May 27, 2014
David Degner from Cairo: On the Sissi Election and Egypt Under the Boot
This Egyptian presidential election will be fair and run by the rules. It will include an opponent. You could call it a transition to democracy, even … what with Germany sending in its election monitors. And Sissi undoubtedly has the support of a large portion of the Egyptians. But how can it be democratic when the largest opposition party has been jailed and supposedly non-political state institutions are supporting Sissi. The Ministry of Information sends out email blasts for the Sisi Campaign, foreign journalists were flown to city of Assiut on a petroleum company jet, the enterprise 70% owned by the government. State television airs Sissi’s speeches while ignoring Sabahi’s.
This election has all the form of democracy and the popular will of the people but it’s not an election of ideas. Sissi’s campaign says his platform is too complex to discuss so the people just have to trust him. And Sabahi, the opponent, has hardly distinguished himself from Sissi. It’s like Sissi and Sissi Jr. Both candidates slogans are similar — posing themselves as saviors, like Nasser.
Of course, the Brotherhood is boycotting, those Morsi supporters, and people who remember the massacre at Rabaa. Their campaign has been relegated to small protests in rural areas and university protests, in which several students are killed every week.
As for the revolution three years ago, the true liberal activists — those who opposed Mubarak’s abuses, and opposed Morsi when he subverted the constitution, then protested the Rabaa massacre, and now are against broad prosecutions of Muslim brotherhood supporters as terrorists — are ending up in jail. They are getting jail terms for protesting. That’s in contrast to the verdict last week in which Mubarak received just a three year sentence for embezzling tens of millions of public funds. The government is cracking down on true liberal activists. The less doctrinaire activists are generally for Sissi. As for the young people that were activists in the revolution, their generation are now concentrating on making a living or they’re leaving Egypt. On the surface, there is wide support for Sissi. But when you dig down — when you sit down and talk to people, they see prosecution of Rabaa and the mass prosecution of activists, and they feel it’s wrong.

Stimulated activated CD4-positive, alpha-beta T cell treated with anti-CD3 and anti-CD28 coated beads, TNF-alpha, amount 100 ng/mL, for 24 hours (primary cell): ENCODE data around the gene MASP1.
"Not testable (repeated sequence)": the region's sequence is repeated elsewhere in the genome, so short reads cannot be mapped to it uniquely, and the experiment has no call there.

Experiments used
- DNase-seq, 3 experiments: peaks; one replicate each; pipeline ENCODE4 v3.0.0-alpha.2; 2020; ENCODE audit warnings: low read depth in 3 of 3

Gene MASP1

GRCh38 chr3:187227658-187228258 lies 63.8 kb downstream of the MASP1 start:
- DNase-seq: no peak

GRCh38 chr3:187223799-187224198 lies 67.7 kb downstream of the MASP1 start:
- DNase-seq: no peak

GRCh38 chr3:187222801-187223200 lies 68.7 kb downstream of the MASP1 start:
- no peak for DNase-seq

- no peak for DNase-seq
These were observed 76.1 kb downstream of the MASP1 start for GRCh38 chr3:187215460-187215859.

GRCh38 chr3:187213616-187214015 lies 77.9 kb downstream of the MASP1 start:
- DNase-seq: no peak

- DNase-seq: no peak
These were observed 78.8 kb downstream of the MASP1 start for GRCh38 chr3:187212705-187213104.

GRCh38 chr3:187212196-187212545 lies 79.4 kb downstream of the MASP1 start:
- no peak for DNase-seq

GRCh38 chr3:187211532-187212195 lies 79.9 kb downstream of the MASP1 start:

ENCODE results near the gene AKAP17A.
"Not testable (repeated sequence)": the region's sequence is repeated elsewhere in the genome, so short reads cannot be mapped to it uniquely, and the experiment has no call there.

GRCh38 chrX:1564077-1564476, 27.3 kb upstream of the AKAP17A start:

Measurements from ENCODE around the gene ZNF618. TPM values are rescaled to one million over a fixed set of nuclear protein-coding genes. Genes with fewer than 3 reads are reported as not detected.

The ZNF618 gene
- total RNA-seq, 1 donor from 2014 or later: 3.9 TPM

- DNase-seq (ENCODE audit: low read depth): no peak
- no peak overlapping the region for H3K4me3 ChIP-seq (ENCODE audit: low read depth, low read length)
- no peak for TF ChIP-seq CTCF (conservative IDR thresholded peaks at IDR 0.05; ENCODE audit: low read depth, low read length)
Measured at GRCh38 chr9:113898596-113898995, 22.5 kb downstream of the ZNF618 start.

That’s the political background for these photos I took last week at one of the rare Sissi campaign rallies.
Few events have been covered because the campaign organizers rarely pick up their phones for foreign journalists. The media coordination has been terrible. This one was an exception. In this case, the Sissi campaign sent out a mass invite to all the emails listed with the government press office. The event was held for the foreign press corps to see. Still, the whole event was a farce size-wise especially considering many of the participants were bussed it. I’m not a number counter but there was probably 2-3000 people. The initial invite said Cairo Stadium. I imagined it would be huge, but actually the numbers were surprisingly small. It was held instead at the Cairo Convention Center — but in a field, off to the side.
As for the the young men in the foreground, unimpressed by the whole deal, they are younger than the activists of three years ago. The new generation of revolution makers, they are the picture of disaffection. The youth have lost their input and the old institutions are back in force. If there is cheering and yelling at events like this, my sense is that most Egyptians are quietly resigned. The future is so predictable from here out. Egyptians have lost their voice again. That’s just my opinion, though. There are other people who feel it’s just the opposite.